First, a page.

So, it’s official. Biennials come, Biennials go, but one thing remains the same. The Guardian’s Adrian Searle remains sniffy, churlish and unmoved.

This year, the event hasn’t even started and he’s called the Biennial’s Unexpected Guest theme of hospitality ‘underwhelming’. Something tells us he’s written the majority of his review before he’s booked his super-saver Virgin ticket.

It’s our self appointed task to find Searle’s whelm spot, and lift it, coax it, lovingly to a higher ground.

We’re not 100% behind Dave Eggers’ comment, on criticism, that “If you’ve not written a book, don’t ever criticise one.” But when we read Searle’s bi-yearly snort we kinda know where he’s coming from. And we’d have more time for him if his opinions didn’t seem so intractable, pre-loaded and curmudgeonly (not to mention broadly out of step with other commentators).

In the past, Searle’s commented that the event offered ‘a sprawl of loosely connected exhibitions’ (2002), that ‘social engagement doesn’t necessarily mean engaging art: it can mean boring art. So it is at Liverpool.’ (2004), and has ruminated ‘who, and what, are these (forlorn) events for?’ (2006).

In 2008 he took stock: “I have seen every Liverpool biennial (this is the fifth), and each has left me flat. It should be hot – especially as Liverpool celebrates its year as European Capital of Culture. Sadly, it isn’t.”

To be fair, there’s usually something in every shindig that leaves Searle smiling (last time he, like us, raved about Ryan Trecartin’s video mash-ups). But the overriding opinion Searle bangs on about is the Biennial’s theme. Whether Made Up, Touched or, in 2002: “The themes are a rambling, baggy list of issues (“spin… viral contamination… celebrity culture… catastrophe anxiety, hedonism and terrorism”), and are heavy-handed spin in themselves,” the Biennial’s themes make Searle scream like a clumsily stolen Munch.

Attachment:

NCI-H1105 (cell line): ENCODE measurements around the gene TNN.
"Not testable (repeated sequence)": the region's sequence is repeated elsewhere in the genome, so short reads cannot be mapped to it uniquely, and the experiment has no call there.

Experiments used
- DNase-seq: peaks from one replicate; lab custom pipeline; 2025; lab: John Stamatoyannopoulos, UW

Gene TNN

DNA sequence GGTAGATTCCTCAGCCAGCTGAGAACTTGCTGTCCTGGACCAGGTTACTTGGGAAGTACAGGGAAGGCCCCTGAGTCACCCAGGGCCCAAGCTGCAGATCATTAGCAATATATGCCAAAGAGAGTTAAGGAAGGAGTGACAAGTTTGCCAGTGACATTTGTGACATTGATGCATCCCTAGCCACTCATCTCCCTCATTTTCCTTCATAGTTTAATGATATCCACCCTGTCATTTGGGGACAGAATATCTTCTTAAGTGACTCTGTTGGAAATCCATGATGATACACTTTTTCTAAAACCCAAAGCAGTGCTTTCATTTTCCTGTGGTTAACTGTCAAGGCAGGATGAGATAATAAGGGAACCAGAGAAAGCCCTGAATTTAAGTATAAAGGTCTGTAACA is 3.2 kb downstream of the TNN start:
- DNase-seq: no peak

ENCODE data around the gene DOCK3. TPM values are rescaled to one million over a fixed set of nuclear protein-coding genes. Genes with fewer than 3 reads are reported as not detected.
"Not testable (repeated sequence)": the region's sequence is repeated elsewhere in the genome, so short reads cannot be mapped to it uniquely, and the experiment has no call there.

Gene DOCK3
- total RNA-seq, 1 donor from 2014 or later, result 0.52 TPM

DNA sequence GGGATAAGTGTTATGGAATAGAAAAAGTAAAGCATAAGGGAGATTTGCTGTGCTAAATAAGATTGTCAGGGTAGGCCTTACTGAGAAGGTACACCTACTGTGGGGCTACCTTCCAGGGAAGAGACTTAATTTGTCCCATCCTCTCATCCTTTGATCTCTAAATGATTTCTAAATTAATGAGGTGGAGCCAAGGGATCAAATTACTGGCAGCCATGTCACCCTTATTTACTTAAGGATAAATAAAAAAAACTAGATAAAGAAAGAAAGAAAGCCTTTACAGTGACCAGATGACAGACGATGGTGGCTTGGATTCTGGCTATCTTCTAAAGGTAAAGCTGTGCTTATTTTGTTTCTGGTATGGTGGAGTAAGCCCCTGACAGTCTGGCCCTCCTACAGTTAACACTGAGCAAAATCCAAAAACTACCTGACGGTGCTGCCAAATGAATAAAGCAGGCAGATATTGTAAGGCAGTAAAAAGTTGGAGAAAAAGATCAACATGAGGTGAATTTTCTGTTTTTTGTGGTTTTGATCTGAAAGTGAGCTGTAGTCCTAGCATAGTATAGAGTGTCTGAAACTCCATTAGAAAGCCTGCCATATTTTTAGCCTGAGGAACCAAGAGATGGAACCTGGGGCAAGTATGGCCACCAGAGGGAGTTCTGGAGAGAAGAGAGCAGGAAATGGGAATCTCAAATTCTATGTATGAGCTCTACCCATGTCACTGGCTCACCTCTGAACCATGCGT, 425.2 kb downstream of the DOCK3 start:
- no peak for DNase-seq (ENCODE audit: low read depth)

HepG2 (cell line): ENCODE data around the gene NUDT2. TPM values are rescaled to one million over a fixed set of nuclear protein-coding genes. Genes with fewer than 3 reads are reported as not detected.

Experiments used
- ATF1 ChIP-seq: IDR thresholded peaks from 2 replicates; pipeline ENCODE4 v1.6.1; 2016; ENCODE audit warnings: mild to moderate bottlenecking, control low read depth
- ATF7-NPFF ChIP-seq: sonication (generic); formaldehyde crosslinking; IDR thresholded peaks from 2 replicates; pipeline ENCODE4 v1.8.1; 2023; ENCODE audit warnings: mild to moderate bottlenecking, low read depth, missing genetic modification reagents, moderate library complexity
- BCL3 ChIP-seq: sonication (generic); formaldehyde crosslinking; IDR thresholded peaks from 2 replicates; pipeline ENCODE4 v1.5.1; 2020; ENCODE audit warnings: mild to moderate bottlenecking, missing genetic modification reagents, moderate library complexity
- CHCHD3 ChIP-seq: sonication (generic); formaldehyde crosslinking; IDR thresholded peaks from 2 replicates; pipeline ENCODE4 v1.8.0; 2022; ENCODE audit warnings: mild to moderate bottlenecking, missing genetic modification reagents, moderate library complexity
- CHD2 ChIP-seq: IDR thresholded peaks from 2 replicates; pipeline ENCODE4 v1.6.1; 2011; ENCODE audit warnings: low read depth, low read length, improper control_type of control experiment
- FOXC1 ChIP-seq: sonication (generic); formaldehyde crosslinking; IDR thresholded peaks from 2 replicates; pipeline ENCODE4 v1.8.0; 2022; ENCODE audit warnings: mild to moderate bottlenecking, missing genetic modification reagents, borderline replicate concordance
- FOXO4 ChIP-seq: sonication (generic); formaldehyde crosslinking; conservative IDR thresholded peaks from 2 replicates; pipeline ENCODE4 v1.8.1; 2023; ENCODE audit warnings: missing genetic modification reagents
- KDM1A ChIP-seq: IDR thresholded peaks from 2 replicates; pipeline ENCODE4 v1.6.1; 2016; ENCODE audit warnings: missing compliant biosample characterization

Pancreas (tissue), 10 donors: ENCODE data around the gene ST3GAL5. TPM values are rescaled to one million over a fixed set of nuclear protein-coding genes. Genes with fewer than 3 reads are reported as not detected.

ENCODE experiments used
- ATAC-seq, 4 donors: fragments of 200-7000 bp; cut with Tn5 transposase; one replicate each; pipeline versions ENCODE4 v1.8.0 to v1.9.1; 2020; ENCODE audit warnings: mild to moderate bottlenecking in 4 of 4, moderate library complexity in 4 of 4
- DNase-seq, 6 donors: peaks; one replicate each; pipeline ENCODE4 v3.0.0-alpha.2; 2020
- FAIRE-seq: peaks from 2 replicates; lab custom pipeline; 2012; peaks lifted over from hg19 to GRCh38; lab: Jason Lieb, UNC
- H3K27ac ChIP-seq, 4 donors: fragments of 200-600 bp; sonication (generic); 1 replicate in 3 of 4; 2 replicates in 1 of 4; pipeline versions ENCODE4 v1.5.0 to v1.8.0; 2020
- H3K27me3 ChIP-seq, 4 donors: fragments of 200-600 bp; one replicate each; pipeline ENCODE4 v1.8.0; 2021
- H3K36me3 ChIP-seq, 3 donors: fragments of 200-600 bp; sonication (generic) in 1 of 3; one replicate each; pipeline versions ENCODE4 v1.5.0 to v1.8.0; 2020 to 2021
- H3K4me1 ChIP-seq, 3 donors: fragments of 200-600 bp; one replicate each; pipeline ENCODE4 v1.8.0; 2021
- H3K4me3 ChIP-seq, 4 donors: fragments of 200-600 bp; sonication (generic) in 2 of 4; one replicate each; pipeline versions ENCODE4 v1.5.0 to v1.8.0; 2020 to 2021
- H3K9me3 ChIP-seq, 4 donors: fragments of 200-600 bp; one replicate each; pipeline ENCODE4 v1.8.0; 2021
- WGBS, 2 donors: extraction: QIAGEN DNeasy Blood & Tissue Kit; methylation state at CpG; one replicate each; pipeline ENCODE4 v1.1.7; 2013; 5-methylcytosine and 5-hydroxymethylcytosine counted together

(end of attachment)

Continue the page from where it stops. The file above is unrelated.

When discussing Art Sheffield’s 2010 Biennial, he even went out of his way to deliberately bring us into his review: “(Sheffield) didn’t want to make yet another biennial that tried to explain a city to the people who already live there (someone should tell this to Liverpool, whose biennial falls for this narcissistic theme every time),” he barbed.

For its last outing, Touched, Searle commented “Touched? In the head, or touched for money? Precocious… Much of the biennial is bland and well-meant, and as ineffectual as sun cream in a Merseyside September.”

He should have been here this weekend. We positively baked without our Clinique Superdefence SPF 15.

“All international biennials try to impose a theme, a rubric or gimmick, to make the thing coherent and relevant..” he says, concluding that the result of this is “ too much mediocre art that nobody, not even the artist who made it, needs.”

Well, Searle, we’re nothing if not helpful. So, for your perusal, we present seven future themes for the Liverpool Biennial.

We think they all hold much excitey promise. Do let us know if you’d like us to expand on them.

1) Art Garfunkel’s Fringe

2) Brooklyn Bridge/Empty Fridge
(with the Independent’s Biennial tackling “I don’t want to see a ghost/I’d rather have a piece of toast”)

3) The best hamster

4) Don’t you dare talk to your hot yoga teacher with that tone

5) Stains (or Staines, Surrey)

6) #unfollows *facepalm*

7) Amanda Moss

The Liverpool Biennial
15 September – 25 November

8 Responses to “7 Ways To Save The Biennial (From Adrian Searle)”

  1. Well done that man. May I vote for Art Garfunkel’s Fringe. I bet that would be very surprising. But who cares about art criticism anyway? It’s as redundant and pointless as the Guardian. Just go, experience, feel it and make your own minds up.

  2. Linda Houghton

    Haha, made me chuckle this afternoon.

    I always enjoy the Biennial even if Adrian Searle and Waldemar Januszczak never will. Didn’t one of them once write about not enjoying something in Liverpool because of the train journey? Imagine how bad the reviews will be once the rail franchise changes.

  3. As usual bang on
    Everyone is entitled to their opinion. And the biennial isn’t perfect, but it comes to something when you can predict a review before it’s printed. And if we say anything we’re considered narky chip on shoulder northerners. The suoposed national media is so myopic it would be laughable. But we buy it. Less and less, but we do.

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